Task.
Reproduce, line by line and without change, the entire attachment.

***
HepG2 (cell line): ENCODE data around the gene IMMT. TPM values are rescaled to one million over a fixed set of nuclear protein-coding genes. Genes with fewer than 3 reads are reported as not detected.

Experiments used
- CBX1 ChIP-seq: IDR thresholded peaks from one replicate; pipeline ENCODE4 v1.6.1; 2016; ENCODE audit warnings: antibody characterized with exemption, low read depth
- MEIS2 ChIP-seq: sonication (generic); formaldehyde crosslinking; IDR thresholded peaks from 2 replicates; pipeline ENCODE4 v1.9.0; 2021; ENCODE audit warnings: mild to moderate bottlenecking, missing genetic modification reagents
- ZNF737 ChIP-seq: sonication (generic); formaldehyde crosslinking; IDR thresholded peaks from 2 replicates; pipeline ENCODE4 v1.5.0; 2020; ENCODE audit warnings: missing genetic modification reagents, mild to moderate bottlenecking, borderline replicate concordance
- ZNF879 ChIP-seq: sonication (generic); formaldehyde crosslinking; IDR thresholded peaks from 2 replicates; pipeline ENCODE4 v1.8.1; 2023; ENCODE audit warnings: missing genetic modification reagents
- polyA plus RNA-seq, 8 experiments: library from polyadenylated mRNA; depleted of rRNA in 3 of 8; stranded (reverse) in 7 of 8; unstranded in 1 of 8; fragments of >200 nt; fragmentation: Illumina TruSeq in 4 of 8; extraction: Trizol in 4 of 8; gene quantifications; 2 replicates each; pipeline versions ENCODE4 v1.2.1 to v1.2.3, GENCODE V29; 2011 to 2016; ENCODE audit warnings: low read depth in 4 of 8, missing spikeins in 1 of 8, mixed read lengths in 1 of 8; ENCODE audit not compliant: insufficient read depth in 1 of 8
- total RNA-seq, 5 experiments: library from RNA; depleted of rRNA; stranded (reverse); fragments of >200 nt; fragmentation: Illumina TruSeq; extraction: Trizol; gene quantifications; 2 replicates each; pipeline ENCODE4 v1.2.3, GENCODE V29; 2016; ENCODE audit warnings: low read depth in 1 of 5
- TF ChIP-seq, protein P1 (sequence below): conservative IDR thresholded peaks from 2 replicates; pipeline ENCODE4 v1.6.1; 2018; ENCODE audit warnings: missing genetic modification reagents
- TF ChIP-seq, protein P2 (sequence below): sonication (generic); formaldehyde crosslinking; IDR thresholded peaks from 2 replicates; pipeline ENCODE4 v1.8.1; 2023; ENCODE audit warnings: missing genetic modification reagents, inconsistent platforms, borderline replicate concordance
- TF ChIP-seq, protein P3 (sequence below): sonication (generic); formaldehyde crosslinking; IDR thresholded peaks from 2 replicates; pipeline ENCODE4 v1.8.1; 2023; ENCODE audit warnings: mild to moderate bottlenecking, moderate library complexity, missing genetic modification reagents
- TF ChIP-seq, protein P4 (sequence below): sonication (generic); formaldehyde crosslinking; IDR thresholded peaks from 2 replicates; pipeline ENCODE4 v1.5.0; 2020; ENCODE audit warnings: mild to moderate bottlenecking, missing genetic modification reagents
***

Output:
HepG2 (cell line): ENCODE data around the gene IMMT. TPM values are rescaled to one million over a fixed set of nuclear protein-coding genes. Genes with fewer than 3 reads are reported as not detected.

Experiments used
- CBX1 ChIP-seq: IDR thresholded peaks from one replicate; pipeline ENCODE4 v1.6.1; 2016; ENCODE audit warnings: antibody characterized with exemption, low read depth
- MEIS2 ChIP-seq: sonication (generic); formaldehyde crosslinking; IDR thresholded peaks from 2 replicates; pipeline ENCODE4 v1.9.0; 2021; ENCODE audit warnings: mild to moderate bottlenecking, missing genetic modification reagents
- ZNF737 ChIP-seq: sonication (generic); formaldehyde crosslinking; IDR thresholded peaks from 2 replicates; pipeline ENCODE4 v1.5.0; 2020; ENCODE audit warnings: missing genetic modification reagents, mild to moderate bottlenecking, borderline replicate concordance
- ZNF879 ChIP-seq: sonication (generic); formaldehyde crosslinking; IDR thresholded peaks from 2 replicates; pipeline ENCODE4 v1.8.1; 2023; ENCODE audit warnings: missing genetic modification reagents
- polyA plus RNA-seq, 8 experiments: library from polyadenylated mRNA; depleted of rRNA in 3 of 8; stranded (reverse) in 7 of 8; unstranded in 1 of 8; fragments of >200 nt; fragmentation: Illumina TruSeq in 4 of 8; extraction: Trizol in 4 of 8; gene quantifications; 2 replicates each; pipeline versions ENCODE4 v1.2.1 to v1.2.3, GENCODE V29; 2011 to 2016; ENCODE audit warnings: low read depth in 4 of 8, missing spikeins in 1 of 8, mixed read lengths in 1 of 8; ENCODE audit not compliant: insufficient read depth in 1 of 8
- total RNA-seq, 5 experiments: library from RNA; depleted of rRNA; stranded (reverse); fragments of >200 nt; fragmentation: Illumina TruSeq; extraction: Trizol; gene quantifications; 2 replicates each; pipeline ENCODE4 v1.2.3, GENCODE V29; 2016; ENCODE audit warnings: low read depth in 1 of 5
- TF ChIP-seq, protein P1 (sequence below): conservative IDR thresholded peaks from 2 replicates; pipeline ENCODE4 v1.6.1; 2018; ENCODE audit warnings: missing genetic modification reagents
- TF ChIP-seq, protein P2 (sequence below): sonication (generic); formaldehyde crosslinking; IDR thresholded peaks from 2 replicates; pipeline ENCODE4 v1.8.1; 2023; ENCODE audit warnings: missing genetic modification reagents, inconsistent platforms, borderline replicate concordance
- TF ChIP-seq, protein P3 (sequence below): sonication (generic); formaldehyde crosslinking; IDR thresholded peaks from 2 replicates; pipeline ENCODE4 v1.8.1; 2023; ENCODE audit warnings: mild to moderate bottlenecking, moderate library complexity, missing genetic modification reagents
- TF ChIP-seq, protein P4 (sequence below): sonication (generic); formaldehyde crosslinking; IDR thresholded peaks from 2 replicates; pipeline ENCODE4 v1.5.0; 2020; ENCODE audit warnings: mild to moderate bottlenecking, missing genetic modification reagents